“A Field Guide to Now” Author Christina Rosalie Dishes about her Creative Process and Living in the Present
“I begin to wonder what it might be like to trust this life a little more — to see things not as possible wrong turns or missed chances, but choices and progress and possibility.”
– Christina Rosalie, Author of “A Field Guide to Now”
Life sometimes has a nagging tendency that urges us to be busy, busy, busy and go, go, go, so you can imagine how delighted I was to have the opportunity to slow down, sit back, relax and breathe in this book. As I pored over each page, a sense of great peace settled into my skin. With remarkable ideas on mindfulness and living in the present moment, Rosalie provides the reader a “field guide” to transform the ordinary into something divinely brilliant … and like me, you’ll simply just want to get lost in it!
It required many long nights and early mornings, excessive coffee consumption, sacrificed moments of motherhood and as she likes to say, the obedience of “just showing up to write,” for Christina Rosalie to piece together the contents of A Field Guide to Now. But even after the arduous hours of hard work, Christina’s joyful disposition and humble outlook are only two of the countless admirable qualities which intrigue me about her. It is with great pleasure to announce that we’ve been given the opportunity for a special peek inside Christina’s whirling world. Today we would like to welcome Christina to our blog as she shares more about the process of writing, the challenges and rewards, and what inspired her to create such a thought provoking read.
Q: Christina, we’re curious, what were you doing before writing “A Field Guide to Now” and what inspired you to start writing it?
Hi there! Thank you so much for having me on your blog. Before writing “A Field Guide To Now,” I was writing, and getting paint on my jeans, teaching my almost-four-year-old son to climb trees, but that’s probably not what you meant, is it? Professionally, I’d been a teacher, and although I loved (and still love) the moment when a kid’s eyes light up understanding and excitement as they figure something out for the first time, I had become disheartened by the bureaucratic hoops and rhetoric of public education.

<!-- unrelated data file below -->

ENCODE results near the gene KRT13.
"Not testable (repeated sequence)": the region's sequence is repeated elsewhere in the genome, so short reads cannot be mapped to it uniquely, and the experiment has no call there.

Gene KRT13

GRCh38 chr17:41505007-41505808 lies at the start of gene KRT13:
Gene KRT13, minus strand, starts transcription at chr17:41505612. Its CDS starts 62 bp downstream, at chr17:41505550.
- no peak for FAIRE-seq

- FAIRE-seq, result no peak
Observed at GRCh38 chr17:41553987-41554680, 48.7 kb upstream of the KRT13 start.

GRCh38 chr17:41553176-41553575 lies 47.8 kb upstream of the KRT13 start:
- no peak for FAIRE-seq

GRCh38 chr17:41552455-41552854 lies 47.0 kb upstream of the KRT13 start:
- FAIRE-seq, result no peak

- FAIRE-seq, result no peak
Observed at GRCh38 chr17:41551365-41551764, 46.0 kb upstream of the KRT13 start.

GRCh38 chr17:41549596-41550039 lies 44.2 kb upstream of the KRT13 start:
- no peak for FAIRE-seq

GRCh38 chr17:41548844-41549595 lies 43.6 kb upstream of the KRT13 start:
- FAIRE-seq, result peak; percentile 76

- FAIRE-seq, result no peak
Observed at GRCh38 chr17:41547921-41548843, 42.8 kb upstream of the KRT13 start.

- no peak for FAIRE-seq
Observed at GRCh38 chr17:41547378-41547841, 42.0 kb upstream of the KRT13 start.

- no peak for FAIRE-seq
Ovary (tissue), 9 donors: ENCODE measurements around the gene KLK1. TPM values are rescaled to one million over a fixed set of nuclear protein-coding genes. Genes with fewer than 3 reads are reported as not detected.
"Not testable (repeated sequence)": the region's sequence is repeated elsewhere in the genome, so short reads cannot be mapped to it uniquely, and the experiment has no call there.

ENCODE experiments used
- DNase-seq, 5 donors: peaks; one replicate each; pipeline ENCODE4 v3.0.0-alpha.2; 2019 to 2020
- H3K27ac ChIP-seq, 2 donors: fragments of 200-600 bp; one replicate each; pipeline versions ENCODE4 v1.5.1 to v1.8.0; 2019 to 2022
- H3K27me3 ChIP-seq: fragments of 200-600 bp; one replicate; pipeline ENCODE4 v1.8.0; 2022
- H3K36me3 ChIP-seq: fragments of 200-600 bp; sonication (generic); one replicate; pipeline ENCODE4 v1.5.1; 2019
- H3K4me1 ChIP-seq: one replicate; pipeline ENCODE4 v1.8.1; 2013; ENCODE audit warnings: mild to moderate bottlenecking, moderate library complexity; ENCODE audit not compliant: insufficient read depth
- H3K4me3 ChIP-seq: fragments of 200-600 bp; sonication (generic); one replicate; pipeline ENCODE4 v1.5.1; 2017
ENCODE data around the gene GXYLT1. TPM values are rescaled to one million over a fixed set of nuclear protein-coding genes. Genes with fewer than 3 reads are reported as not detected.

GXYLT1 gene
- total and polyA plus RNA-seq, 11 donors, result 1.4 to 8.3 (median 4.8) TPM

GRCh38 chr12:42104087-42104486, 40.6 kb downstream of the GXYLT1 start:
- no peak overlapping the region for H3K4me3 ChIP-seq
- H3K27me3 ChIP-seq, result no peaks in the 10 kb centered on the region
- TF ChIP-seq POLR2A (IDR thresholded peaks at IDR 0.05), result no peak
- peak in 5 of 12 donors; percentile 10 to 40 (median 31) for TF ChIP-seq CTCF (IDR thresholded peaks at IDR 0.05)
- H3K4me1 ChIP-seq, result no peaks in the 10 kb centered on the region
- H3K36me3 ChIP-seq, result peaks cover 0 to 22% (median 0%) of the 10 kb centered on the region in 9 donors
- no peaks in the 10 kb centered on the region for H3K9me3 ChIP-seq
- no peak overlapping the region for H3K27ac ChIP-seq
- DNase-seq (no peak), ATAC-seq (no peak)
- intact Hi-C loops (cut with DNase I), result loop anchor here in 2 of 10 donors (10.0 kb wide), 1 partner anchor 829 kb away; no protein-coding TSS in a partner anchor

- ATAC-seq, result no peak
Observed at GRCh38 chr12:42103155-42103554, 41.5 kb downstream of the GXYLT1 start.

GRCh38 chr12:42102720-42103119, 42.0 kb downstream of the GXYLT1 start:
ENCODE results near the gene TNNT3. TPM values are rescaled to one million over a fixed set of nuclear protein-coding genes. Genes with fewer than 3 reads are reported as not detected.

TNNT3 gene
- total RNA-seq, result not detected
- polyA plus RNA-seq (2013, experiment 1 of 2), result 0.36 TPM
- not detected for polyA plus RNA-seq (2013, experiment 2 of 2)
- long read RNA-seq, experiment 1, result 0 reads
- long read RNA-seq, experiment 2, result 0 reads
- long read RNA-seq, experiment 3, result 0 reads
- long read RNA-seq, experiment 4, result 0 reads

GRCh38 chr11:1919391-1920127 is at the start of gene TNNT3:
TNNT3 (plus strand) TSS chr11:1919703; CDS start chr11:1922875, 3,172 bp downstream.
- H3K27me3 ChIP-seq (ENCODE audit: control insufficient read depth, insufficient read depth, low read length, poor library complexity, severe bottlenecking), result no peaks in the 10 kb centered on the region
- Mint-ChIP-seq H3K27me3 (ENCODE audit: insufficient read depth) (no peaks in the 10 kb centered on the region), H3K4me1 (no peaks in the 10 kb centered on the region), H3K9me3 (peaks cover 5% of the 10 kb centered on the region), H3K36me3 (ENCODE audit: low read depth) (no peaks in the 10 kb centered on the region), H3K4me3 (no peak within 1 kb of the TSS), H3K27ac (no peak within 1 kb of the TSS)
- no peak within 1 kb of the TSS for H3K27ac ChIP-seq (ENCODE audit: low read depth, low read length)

When I found out I was pregnant with my second son, I knew I didn’t want to go back to teaching as I had been, and that instead I wanted to lean in to the work of writing and creating with all of my energy and focus. That year—when my second son was an infant—is the year I closely documented in “A Field Guide To Now.” I began taking notes then, gathering in a file the inklings that eventually became the first draft for the book.
The economy was faltering then, and everything in my life—my love, my work, my sense of purpose—seemed tenuous. I was struck again and again by how the only real certainty we have, is in the moment we are actively living, and I began to wonder how my life might change if I brought my attention differently and wholeheartedly to the present, instead of rushing on ahead—doing the day to do the day, so to speak.